*Corresponding Author:
Geetha Kandasamy
Department of Clinical Pharmacy
College of Pharmacy, King Khalid University
Abha, Kingdom of Saudi Arabia
E-mail: [email protected]
Date of Received 10 August 2020
Date of Revised 05 February 2021
Date of Acceptance 20 March 2021
Indian J Pharm Sci 2021;83(2):278-283  

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Abstract

Analgesics, including nonsteroidal anti-inflammatory drugs, are a commonly prescribed group of drugs in clinical practice for the management of pain and inflammation. This study was carried out to evaluate the prescribing pattern for nonsteroidal anti-inflammatory drugs in the tertiary care teaching hospital. A prospective cross sectional study was conducted in the orthopaedic department of a tertiary care teaching hospital from February to December 2017. The institutional ethical committee approved the study. Patients of both genders were included in the study. Patients treated with at least one nonsteroidal anti-inflammatory drug in the outpatient department of orthopaedics were included. The prescription was compared with World Health Organization drug prescribing indicators to compare selective and nonselective nonsteroidal anti-inflammatory drugs associated with the treatment also concurrent prescription of gastro protective agents. The data collected was analysed by descriptive statistics. Chi-Square test was used to compare the difference between the two groups. A p value of <0.05 was considered significant. Out of 500 prescriptions included in the study, the total number of drugs prescribed was 1098, of which were nonsteroidal anti-inflammatory drugs. Based on the World Health Organization’s drug use indicators, the average number of drugs per encounter was 2.19 % and the average number of nonsteroidal antiinflammatory drugs per encounter was 1.38 %. Out of all the nonsteroidal anti-inflammatory drugs prescribed, 428 (62.20 %) were from National List of Essential Medicine India 2015 and 678 (98.5 %) nonsteroidal anti-inflammatory drugs were prescribed by generic name. Among the study population, only 40 % of patients were prescribed Proton Pump Inhibitors along with nonsteroidal anti-inflammatory drugs. Proton Pump Inhibitors are effective in ulcer prophylaxis in their standard dose. The present study concluded that among cyclooxygenase-1 inhibitors, Diclofenac was the most commonly prescribed nonsteroidal anti-inflammatory drugs from the national list of essential medicine. The most frequently prescribed cyclooxygenase-2 inhibitor in this study was Etoricoxib. The percentage of analgesic prescribed by generic name was excellent. However, the average number of drugs per prescription deviated from the World Health Organization’s rational drug use indicator. The use of gastro protective agents needs to be rationalised with nonsteroidal anti-inflammatory drugsy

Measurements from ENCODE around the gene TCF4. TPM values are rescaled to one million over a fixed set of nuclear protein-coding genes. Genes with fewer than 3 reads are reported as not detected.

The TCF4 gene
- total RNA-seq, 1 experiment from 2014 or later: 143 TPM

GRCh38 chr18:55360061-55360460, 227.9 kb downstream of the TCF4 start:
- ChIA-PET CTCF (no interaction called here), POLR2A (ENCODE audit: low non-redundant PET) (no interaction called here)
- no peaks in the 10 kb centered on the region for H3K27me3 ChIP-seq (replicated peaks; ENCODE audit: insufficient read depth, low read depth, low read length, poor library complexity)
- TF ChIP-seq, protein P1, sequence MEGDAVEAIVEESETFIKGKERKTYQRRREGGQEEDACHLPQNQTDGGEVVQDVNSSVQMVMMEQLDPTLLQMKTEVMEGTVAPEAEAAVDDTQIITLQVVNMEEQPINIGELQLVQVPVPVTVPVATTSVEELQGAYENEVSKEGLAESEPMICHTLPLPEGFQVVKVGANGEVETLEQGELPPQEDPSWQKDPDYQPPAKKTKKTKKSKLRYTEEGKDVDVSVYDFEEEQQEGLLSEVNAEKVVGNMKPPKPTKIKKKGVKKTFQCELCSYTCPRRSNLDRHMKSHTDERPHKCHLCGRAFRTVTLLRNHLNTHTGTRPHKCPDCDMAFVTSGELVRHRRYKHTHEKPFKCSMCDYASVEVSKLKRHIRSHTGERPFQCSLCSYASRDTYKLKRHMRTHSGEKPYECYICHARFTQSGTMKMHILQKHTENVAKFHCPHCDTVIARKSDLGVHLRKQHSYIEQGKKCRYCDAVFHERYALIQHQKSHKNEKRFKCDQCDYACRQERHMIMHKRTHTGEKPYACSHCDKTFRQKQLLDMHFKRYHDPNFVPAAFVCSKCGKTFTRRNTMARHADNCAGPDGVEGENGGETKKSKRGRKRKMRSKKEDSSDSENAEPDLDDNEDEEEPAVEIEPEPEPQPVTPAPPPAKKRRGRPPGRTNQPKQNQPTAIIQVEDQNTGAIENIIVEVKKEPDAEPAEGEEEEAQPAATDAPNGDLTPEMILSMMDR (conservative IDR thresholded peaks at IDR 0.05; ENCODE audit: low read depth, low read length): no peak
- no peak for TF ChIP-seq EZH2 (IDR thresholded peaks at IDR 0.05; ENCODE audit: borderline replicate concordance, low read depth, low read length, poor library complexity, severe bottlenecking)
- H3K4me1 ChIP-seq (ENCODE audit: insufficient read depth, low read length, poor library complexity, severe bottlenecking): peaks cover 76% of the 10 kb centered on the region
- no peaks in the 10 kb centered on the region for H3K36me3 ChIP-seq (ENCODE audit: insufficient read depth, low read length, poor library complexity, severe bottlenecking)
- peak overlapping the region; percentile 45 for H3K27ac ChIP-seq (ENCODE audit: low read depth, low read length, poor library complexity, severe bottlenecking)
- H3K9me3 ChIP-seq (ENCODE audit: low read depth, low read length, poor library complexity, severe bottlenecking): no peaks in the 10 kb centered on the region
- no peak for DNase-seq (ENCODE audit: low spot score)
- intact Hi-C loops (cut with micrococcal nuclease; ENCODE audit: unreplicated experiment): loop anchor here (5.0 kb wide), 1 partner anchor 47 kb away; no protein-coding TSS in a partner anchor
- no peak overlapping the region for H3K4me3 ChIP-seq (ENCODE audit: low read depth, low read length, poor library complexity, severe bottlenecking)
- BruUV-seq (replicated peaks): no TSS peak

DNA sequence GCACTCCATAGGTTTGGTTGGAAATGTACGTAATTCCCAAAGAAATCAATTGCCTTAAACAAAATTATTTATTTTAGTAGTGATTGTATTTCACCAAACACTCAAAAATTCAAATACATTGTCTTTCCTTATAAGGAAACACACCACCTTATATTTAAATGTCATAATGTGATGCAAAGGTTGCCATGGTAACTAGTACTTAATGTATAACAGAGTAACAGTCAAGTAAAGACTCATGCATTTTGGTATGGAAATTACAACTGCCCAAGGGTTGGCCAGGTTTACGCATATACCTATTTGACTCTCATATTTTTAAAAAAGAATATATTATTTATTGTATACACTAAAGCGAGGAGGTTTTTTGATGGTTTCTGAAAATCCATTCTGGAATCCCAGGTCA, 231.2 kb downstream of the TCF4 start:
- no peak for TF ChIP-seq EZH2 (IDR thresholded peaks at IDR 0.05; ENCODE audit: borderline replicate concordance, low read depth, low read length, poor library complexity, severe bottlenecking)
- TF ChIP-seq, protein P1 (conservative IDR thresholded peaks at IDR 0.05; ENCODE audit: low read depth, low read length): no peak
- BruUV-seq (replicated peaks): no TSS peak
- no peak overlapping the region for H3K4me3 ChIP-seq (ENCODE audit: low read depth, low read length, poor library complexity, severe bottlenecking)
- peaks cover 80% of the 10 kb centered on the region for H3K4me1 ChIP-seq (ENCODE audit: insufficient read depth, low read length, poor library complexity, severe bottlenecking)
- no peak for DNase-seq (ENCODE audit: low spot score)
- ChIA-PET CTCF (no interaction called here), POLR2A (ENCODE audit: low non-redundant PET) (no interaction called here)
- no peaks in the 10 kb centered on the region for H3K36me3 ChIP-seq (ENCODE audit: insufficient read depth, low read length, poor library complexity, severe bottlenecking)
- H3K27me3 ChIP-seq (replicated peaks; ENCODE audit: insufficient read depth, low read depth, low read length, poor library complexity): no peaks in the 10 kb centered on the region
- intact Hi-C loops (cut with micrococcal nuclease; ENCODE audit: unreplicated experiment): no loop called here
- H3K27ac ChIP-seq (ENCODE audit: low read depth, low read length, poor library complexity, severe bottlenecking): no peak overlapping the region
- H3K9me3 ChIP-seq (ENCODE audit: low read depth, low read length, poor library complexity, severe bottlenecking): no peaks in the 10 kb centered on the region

Keywords

Non-steroidal anti-inflammatory drugs, prescription, world health organisation, indicators.

Over the past two decades, non-steroidal antiinflammatory drugs (NSAIDs) have played a central role in the treatment of pain and inflammation. NSAIDs are the largest single group of drugs used globally, constituting more than 20 % of all prescriptions [1]. It is found that more than thirty million individuals consume NSAIDs daily. Around 400 formulations of NSAIDs are marketed in India, resulting in widespread exposure of patients to this class of drugs and its adverse effects [2]. For all the above reasons, studies evaluating the pattern of prescriptions of NSAIDs are very important.

The cyclooxygenase-2 (COX-2) enzyme helps in controlling gastric mucus production, the water excretion from the kidney. It also induces platelet formation and is involved in producing prostaglandins for inflammatory response. Though there is wide clinical use of traditional NSAIDs as analgesics, anti-pyretic and anti-inflammatory agents, their gastro-intestinal toxicity is a major clinical constraint. Subsequently, selective COX-2 inhibitors have emerged as potentially gastro-friendly NSAIDs and it is believed that sufficient therapeutic benefits are achieved by selective COX-2 inhibition [3,4].